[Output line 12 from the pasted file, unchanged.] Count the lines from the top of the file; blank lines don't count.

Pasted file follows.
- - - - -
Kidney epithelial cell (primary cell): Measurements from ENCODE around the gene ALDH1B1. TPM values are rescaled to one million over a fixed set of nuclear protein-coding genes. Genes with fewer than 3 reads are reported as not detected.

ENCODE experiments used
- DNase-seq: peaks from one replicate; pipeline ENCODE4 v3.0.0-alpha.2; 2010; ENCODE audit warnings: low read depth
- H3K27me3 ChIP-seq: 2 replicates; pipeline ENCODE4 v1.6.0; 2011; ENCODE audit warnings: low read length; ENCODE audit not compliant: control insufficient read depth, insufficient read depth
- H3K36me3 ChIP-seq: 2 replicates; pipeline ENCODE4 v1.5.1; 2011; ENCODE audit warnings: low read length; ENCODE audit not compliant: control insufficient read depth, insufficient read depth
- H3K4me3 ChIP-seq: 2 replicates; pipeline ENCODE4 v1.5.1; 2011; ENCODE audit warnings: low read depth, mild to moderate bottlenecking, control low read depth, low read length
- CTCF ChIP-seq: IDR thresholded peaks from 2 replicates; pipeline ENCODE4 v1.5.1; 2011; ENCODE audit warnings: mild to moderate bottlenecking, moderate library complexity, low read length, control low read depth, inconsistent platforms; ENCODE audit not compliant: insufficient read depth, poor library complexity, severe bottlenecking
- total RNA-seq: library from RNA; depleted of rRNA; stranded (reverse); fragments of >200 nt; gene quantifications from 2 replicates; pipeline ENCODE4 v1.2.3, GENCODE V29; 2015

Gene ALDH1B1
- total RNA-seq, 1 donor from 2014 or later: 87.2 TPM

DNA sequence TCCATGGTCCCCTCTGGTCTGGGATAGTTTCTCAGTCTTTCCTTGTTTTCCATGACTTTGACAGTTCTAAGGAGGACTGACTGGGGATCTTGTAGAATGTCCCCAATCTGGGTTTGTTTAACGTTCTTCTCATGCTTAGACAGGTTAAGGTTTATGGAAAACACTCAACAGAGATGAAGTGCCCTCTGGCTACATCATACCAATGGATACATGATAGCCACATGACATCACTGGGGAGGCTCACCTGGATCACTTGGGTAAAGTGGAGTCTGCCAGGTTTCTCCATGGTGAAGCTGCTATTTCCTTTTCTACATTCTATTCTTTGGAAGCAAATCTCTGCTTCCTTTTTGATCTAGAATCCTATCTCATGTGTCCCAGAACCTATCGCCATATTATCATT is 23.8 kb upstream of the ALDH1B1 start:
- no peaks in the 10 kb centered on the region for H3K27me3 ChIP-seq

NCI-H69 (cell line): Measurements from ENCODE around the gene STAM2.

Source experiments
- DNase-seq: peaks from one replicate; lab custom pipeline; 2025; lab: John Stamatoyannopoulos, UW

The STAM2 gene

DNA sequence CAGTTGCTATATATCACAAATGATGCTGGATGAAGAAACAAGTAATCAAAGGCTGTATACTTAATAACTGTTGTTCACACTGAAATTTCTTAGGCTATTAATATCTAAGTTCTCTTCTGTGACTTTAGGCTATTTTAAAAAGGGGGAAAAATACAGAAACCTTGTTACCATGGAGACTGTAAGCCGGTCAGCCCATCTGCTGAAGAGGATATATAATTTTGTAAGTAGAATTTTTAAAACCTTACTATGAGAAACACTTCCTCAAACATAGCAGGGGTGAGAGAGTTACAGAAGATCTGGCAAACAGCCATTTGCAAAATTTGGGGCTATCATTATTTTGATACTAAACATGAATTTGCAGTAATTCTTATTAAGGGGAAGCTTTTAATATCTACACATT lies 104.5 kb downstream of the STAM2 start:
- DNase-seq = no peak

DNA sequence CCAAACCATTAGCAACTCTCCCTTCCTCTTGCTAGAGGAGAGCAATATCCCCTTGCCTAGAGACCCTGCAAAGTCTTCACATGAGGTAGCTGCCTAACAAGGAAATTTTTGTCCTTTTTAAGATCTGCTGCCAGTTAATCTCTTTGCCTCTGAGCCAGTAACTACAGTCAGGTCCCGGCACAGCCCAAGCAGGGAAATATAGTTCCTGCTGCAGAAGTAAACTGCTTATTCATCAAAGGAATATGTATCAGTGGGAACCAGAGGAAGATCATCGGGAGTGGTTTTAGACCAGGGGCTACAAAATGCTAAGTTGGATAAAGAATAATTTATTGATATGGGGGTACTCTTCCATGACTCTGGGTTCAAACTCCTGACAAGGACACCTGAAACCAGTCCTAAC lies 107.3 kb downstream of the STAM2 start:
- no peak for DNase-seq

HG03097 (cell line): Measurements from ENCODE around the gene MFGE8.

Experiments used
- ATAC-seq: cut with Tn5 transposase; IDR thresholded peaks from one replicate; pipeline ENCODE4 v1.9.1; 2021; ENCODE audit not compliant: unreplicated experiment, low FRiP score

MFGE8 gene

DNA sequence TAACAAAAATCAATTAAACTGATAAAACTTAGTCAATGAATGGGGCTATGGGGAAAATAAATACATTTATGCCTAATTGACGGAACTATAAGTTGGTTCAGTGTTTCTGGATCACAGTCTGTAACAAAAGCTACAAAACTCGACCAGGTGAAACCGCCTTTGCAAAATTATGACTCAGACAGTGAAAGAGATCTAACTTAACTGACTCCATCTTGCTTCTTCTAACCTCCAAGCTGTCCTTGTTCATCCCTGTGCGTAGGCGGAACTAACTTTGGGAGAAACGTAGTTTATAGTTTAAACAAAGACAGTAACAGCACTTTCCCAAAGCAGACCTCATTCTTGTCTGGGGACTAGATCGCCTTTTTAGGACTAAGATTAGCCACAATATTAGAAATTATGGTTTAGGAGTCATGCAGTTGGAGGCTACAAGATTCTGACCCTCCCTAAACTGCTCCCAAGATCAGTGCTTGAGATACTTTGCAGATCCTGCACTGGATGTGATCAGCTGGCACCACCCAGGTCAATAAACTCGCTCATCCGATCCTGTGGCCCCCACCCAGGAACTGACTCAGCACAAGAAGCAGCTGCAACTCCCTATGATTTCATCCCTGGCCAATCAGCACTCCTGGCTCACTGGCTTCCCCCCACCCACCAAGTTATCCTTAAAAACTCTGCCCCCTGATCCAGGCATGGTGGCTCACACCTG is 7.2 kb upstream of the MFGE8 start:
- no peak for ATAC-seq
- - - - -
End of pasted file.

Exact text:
- no peaks in the 10 kb centered on the region for H3K27me3 ChIP-seq